(Reuters Health) – The introduction of ridesharing services in the Houston metro area is associated with significant reductions in motor vehicle collision traumas and impaired driving convictions, a new study finds.
The analysis of data from hospitals, ridesharing reports, and impaired driving arrests revealed that since the 2014 introduction of Uber to the Houston metro area, the overall incidence of motor vehicle traumas during the usual peak periods dropped by almost one quarter, and the number of patients younger than 30 with motor vehicle traumas decreased by nearly 40%, according to the results published in JAMA Surgery.
“The main take-home message is that we’ve shown for the first time that there is a direct correlation between rideshare volume and decreasing motor vehicle traumas,” said the study’s lead author, Dr. Christopher Conner, chief resident of neurosurgery at the McGovern Medical School at the University of Texas Health Science Center in Houston.
“Surveys have shown that a lot of people use ridesharing services to avoid drunk driving,” Dr. Conner said. “I don’t think you’d see as great of an effect in cities like New York City, but in other places, like Los Angeles, I think it would be similar.”
Dr. Conner said he remembers when Uber became available in Houston. “It was so easy,” he recalled. “They would be out there in 10 minutes. That was so convenient.”
“A lot of things have failed in trying to treat this epidemic of drunk driving and this has been one of the few things that actually worked well,” Dr. Conner said, adding that the impact of reducing serious trauma in younger drivers was especially important. “If I get in an accident when I’m 30, that means I could have 30 years of being disabled.”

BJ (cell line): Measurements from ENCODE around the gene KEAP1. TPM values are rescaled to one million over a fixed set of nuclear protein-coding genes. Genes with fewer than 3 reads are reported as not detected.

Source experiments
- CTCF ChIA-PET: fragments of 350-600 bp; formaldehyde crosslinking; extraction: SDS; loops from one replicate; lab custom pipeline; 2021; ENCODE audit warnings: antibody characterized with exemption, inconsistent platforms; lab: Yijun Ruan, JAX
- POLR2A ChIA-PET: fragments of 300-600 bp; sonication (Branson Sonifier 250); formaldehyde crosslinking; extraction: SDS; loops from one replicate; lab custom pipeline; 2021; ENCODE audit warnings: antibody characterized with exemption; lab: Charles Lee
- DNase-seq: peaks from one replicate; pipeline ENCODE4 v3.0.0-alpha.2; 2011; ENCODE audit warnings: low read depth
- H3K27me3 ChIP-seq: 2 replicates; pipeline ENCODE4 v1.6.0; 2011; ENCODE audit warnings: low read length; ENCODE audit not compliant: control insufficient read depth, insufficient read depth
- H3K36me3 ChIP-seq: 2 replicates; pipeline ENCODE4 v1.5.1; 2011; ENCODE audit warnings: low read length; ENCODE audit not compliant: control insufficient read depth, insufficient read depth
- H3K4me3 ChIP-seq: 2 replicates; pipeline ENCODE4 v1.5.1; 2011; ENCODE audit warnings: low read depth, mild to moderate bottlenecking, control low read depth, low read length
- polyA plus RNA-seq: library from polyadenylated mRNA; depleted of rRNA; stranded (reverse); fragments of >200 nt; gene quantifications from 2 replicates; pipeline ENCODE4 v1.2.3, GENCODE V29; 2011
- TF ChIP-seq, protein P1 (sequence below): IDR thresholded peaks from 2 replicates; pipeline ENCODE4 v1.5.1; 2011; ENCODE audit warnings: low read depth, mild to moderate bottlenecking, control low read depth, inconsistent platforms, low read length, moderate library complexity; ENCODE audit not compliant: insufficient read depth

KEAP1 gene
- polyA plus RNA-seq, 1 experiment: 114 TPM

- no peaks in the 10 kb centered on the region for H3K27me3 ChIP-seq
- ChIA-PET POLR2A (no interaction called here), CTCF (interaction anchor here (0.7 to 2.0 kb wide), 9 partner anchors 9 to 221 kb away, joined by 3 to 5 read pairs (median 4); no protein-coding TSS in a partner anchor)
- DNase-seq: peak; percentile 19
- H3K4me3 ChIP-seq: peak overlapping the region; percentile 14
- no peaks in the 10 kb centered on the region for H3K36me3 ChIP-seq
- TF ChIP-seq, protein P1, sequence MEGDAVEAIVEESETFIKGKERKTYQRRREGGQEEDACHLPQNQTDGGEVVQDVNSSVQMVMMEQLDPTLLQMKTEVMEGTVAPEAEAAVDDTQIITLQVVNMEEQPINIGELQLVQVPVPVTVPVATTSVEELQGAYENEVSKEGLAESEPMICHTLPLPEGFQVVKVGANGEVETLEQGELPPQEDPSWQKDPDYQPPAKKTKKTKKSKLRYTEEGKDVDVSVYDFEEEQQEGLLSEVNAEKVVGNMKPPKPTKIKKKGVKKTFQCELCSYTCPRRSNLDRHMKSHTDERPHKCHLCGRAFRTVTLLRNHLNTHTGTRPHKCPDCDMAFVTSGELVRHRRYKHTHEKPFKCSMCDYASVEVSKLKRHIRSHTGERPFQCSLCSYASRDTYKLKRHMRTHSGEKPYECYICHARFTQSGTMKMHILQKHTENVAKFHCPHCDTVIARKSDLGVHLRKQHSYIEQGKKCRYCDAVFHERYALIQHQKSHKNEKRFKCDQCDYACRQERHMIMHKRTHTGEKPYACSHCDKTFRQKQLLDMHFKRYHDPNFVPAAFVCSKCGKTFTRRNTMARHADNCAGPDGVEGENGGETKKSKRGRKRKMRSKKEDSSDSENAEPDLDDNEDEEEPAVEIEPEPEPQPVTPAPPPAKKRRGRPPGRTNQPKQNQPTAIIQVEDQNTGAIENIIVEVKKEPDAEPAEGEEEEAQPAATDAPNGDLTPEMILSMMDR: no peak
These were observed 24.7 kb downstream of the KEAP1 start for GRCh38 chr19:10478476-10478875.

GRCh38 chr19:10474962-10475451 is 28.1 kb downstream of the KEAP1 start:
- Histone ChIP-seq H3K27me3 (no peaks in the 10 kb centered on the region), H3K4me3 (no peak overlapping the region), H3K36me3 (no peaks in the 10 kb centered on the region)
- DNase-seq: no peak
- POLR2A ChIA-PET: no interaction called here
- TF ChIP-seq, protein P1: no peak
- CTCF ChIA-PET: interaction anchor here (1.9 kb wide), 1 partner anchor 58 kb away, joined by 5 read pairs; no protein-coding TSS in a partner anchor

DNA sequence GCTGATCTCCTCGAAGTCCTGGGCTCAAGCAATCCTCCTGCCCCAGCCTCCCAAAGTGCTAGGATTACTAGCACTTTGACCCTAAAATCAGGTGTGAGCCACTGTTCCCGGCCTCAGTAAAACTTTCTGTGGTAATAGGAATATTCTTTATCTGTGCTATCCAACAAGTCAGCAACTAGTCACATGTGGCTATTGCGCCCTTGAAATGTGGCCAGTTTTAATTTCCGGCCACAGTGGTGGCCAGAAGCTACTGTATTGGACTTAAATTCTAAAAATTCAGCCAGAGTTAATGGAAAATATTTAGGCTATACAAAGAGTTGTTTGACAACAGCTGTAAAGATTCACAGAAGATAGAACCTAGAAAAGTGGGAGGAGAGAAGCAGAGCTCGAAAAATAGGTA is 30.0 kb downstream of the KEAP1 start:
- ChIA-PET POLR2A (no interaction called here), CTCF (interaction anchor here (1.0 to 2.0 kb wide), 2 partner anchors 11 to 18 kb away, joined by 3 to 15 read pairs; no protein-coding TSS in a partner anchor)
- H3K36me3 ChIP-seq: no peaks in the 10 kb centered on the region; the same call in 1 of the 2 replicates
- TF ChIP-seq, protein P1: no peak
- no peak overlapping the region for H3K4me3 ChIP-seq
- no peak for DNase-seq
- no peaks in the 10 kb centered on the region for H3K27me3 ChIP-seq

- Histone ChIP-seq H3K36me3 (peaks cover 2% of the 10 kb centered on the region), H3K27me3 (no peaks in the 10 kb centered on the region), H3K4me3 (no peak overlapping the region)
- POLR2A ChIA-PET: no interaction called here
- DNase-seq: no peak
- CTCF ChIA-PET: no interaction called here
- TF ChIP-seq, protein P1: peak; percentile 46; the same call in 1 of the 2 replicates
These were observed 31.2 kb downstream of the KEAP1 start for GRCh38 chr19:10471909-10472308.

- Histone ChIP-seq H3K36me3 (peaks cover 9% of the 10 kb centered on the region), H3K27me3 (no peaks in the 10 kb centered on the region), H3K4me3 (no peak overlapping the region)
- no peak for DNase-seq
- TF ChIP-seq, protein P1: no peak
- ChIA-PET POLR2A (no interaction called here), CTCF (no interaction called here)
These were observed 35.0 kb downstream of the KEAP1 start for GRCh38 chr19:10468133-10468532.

To explore the impact of ridesharing on motor vehicle traumas related to drunk driving, Dr. Conner and his colleagues turned to several sources of information: hospital data collected at Red Duke Trauma Institute within the Memorial Hermann Hospital-Texas Medical Center and Ben Taub General Hospital (both level 1 trauma centers) between January 2007 and November 2019; rideshare use data from Uber between February 2014 and December 2018 and Google Trends from a search on the terms Uber and Lyft; and impaired driver statistics from Harris County, Texas, between January 2007 and December 2019.
The researchers analyzed a total of 23,491 motor vehicle traumas involving patients with a mean age of 37.9 years, of whom 14,603 (62.1%) were male; 93,742 impaired driving convictions; and more than 24 million Uber rides. Following the introduction of Uber in February 2014, motor vehicle traumas decreased by 23.8% (from a mean 0.26 to 0.21 trauma incidents per hour) during the peak trauma periods of Friday and Saturday nights.
In particular, the number of patients younger than 30 with motor vehicle traumas dropped after 2015, from 866 patients in 2013 to 529 in 2018, a 38.9% decrease.
The incident rate ratio of motor vehicle traumas following Uber deployment was 0.33 per 1,000 indexed rides. Moreover, rideshare use was associated with a significant geographically linked reduction in impaired driving convictions between January 2014 and December 2019 (incidence rate ratio 0.76).
“Generally, this is consistent with what is being found elsewhere,” said Christopher Morrison, an assistant professor of epidemiology at Columbia University’s Mailman School of Public Health in New York City. “There seems to be in most studies a reduction in alcohol-involved accidents and arrests.”
“But the findings for all motor vehicle crashes when you lump them together, you see mixed results,” Morrison said. “You might see one effect in one city and another in a different city. But it’s entirely possible that these results would generalize to other car-dependent cities.”
SOURCE: https://bit.ly/3ggzxeM and https://bit.ly/3z9l3WN JAMA Surgery, online June 9, 2021.
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